General Mechanical

General Mechanical

Constraint a point / coordinate

    • albin.linderstam
      Subscriber

      Hello,

      How do I constraint a point using Displacement or Remote Displacement?

      I want to constraint the origin of the coordinate system that I've created, so I select that coordinate system, but I still need to define a geometry. Even if I choose "Vertex" I cannot select that point.

      I kind of want to mimic the schematic loading condition below, but for a more complex part (which I cannot show completely).

    • Erik Kostson
      Ansys Employee
      Hi

      I would suggest to use beam elements for this since it is a beam bending situation - so define a line body for your geometry instead of a 3D part like you show above.

      As for 3D solid parts like you show above, use the remote displacement to do what you need for 3D parts.
      See this for more info:

      All the best

      Erik
    • albin.linderstam
      Subscriber
      Thank you for your answer.
      Okey, I haven't used beam elements before, but do that really work for a complex 3D-part?
      I show my part schematically below:
      Regards, Albin
    • peternewmancsh
      Subscriber
      Open the geometry in SpaceClaim and use two planes to slice the body at the center to create a vertex to use. On the Workbench tab, click the Share button to reconnect the four pieces in the Mesh. In Mechanical, when you select Vertex, there will be a vertex in the geometry for you to choose.
      It is generally a bad idea to apply a displacement BC to a single node in a solid mesh because that creates a high stress since the reaction force has zero area. Instead of a vertex, you could project a small circle onto the outside face of the solid, then you would have a finite area that you could use to scope a Remote Displacement to.
      If the geometry is a thin-walled container, you can use a midsurface operation in SpaceClaim to replace the solid container wall with a surface body. You can keep the solid ends and use Shared Topology to have the solid mesh connect with the shell elements on the container.
    • albin.linderstam
      Subscriber
      Yes, you are right, it is not preferable. The thing is that the more I tried to mimic the real situation, the stresses went more and more unrealistic.
      I will try to explain the situation step by step and in more detail. I will also use this example as a basis to ask some more general FEA-questions, hope that is okey!
      The geometry (simplified model compared to reality since I'm not allowed to show the 3d-model):
      Components: Holder, inner support (2x), outer support (2x), bearing (2x)
      The bearing is press-fitted into inner support
      The cylindrical ends of the Holder can slide with low friction inside the bearing
      There is a small gap between the flange of the Bearing and the Holder
      The connections:
      Bonded surface between inner and outer support
      Bonded surface between bearing and inner support due to press-fitting. The surface of the flange should perhaps not be bonded, but do not think it affects the results so much
      Low friction between the cylindrical ends of the Holder and the inside surface of the bearings
      Here I can say that in my first analysis I simulated the low friction as Frictionless Contact because I thought it was more computational friendly than Frictional so I wanted to use that as a first simplification, until my colleague said that Frictional Contact is more easy to solve for Ansys to prevent Rigid motions. Q1. Is Frictional Contact more computational friendly than Frictionless Contact? When do we even want to model Frictionless Contact?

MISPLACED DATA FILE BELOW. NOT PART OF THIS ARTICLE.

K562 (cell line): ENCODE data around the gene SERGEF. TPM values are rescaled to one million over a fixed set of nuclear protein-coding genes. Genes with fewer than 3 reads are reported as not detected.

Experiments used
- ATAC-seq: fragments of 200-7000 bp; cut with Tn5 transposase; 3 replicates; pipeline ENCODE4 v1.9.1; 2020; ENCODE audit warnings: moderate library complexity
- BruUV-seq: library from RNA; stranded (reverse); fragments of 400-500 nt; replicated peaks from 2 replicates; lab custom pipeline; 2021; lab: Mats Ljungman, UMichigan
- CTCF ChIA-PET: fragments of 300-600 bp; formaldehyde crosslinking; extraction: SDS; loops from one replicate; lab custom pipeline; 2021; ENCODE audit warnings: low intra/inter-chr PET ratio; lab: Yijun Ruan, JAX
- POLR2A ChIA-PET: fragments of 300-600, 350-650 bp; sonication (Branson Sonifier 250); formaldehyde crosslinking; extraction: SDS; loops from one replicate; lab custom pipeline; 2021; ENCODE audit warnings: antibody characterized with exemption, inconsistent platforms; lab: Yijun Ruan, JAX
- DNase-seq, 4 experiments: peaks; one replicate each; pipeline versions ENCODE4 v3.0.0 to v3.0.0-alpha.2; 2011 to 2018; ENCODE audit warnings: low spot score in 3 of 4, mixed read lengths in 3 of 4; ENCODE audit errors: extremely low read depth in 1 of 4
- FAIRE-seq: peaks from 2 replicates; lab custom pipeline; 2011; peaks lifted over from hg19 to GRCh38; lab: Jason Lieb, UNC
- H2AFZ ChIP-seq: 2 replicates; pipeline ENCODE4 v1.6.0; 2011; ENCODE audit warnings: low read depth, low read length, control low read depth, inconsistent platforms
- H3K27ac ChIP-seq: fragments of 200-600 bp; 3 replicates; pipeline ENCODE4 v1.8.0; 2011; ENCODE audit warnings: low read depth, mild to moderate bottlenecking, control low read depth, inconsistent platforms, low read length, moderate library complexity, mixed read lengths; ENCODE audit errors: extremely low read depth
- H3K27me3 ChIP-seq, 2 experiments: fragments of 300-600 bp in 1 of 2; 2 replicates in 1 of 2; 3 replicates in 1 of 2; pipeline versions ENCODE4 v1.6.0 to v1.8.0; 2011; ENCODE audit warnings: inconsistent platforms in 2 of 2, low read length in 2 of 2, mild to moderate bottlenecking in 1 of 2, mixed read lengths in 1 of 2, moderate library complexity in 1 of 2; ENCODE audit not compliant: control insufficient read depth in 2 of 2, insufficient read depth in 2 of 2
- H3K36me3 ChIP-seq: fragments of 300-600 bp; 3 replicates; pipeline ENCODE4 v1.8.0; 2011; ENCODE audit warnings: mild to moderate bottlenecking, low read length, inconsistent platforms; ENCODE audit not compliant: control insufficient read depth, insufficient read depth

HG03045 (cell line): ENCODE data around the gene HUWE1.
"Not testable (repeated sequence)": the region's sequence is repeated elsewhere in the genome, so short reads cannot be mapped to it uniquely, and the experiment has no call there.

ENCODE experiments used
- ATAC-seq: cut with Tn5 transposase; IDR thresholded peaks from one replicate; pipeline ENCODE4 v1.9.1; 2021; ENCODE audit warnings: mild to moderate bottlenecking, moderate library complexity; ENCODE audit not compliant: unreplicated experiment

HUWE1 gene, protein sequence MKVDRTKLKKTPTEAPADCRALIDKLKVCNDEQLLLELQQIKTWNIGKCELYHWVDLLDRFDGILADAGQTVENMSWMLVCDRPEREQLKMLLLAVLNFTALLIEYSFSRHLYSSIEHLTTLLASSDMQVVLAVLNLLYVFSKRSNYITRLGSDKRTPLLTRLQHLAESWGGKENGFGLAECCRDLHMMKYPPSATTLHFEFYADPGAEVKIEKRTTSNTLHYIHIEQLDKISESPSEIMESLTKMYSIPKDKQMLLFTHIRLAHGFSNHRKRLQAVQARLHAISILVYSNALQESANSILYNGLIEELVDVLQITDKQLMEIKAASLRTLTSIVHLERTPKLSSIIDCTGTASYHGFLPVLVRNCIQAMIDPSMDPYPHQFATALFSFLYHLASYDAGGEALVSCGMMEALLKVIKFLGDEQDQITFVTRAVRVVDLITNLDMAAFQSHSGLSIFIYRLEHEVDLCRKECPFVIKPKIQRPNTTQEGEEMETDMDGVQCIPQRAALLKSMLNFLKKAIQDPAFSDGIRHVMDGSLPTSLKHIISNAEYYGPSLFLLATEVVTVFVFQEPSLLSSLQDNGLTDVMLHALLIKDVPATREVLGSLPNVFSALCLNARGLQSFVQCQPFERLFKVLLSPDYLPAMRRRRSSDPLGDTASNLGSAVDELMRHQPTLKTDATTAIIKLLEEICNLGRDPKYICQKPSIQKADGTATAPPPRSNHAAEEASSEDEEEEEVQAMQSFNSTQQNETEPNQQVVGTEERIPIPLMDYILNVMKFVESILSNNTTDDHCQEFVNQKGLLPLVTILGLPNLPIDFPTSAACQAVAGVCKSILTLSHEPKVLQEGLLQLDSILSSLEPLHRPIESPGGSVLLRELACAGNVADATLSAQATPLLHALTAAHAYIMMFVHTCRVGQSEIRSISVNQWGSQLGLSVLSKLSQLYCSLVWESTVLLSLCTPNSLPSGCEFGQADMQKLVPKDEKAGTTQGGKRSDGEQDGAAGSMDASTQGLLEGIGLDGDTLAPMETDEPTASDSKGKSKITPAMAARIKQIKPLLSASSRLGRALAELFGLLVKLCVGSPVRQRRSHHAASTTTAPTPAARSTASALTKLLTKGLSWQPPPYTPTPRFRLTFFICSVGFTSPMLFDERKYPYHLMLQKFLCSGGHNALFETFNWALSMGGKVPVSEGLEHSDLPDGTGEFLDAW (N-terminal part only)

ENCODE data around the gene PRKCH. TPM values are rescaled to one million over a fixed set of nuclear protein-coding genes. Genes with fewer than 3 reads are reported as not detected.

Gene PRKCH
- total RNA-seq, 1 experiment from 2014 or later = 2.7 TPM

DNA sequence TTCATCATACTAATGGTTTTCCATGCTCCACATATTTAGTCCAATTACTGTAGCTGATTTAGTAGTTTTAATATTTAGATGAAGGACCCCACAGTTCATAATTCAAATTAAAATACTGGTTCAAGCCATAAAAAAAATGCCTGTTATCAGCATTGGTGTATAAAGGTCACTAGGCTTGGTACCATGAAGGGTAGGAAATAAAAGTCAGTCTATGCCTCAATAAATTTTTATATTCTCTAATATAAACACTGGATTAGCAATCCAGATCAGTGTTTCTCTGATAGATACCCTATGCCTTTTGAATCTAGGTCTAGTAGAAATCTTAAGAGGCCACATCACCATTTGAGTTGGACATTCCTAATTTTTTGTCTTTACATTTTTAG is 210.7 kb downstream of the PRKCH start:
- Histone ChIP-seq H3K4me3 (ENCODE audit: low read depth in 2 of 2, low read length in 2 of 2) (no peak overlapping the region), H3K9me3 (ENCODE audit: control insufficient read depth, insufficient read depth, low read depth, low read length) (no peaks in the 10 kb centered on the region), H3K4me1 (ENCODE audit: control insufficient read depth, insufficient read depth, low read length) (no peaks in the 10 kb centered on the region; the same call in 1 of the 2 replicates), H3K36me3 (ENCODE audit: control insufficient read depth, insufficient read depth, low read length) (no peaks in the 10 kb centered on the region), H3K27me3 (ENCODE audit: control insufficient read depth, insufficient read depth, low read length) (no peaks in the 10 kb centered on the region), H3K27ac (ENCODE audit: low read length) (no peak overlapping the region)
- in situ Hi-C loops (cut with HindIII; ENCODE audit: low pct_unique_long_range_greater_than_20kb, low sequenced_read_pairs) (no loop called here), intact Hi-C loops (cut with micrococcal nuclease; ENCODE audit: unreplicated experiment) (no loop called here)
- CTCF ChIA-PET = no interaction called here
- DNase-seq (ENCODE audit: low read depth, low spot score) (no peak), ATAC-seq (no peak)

The loads and boundary conditions are first modelled as:
      Bearing loads applied to the centrum holes of the Holder
      Fixed Support to the ends of the outer supports
      Results:
      In reality there are pins inside the centrum holes of the Holder, hence I don't think the centrum holes can rotate around Y-axis.
      Q2. Is it correct to apply a Remote Displacement to centrum hole surfaces and set Rot Y=0? The reason for my uncertainty is all the discussions of Displacement vs Remote Displacement and 3 DOFs vs 6 DOFs. Since 3D-elements only have 3 DOFs (Ux,Uy,Uz), I'm not sure it makes a difference.
      However, according to the results below, it seems that it stabalizes the Holder and not make it rotate so much around Y-axis, but it still has rotated a little bit. Not sure how to interpret this little rotation. Q3. If Rotation is not applicable to 3D-elements, why where the results changed?
      A third approach could be to add a pin going through both holes and apply the Bearing Load to that pin and add Displacement Uz=0 to top/bottom of the pin to prevent Rotation around Y-axis. Q4. Is this a reasonable approach? I would prefer not to add more components since it would mean more elements and longer computational times, but it seems pretty straight forward. Currently using frictional contact between pin and holder (mu=0.1), but perhaps frictionless contact is better here?
      From this solution, there is still a little rotation, I assume it depends on the distance between the cylindrical holes and the Displacement Uy=0.
    • albin.linderstam
      Subscriber
      Continuation due to many characters:
      Regarding computational time, since my geometry is much more complex than in this model, I tried to only half of the model due to symmetry.
      Q5. I have not yet used the built-in Symmetry-function, instead I simply applied Frictionless Support to the split section, which I read is equivalent to the Symmetry-function. Is Frictionless Support equal to using a Displacement and set Normal direction Uy=0 as well? Or is it only equal when using 3D-elements and otherwise rotations need to be set to zero using as well using Remote Displacement? Nevertheless, I assume that Frictionsless support is the approach to mirror symmetry conditons. (https://forum.ansys.com/discussion/29022/replicate-symmetry-with-nodal-displacement)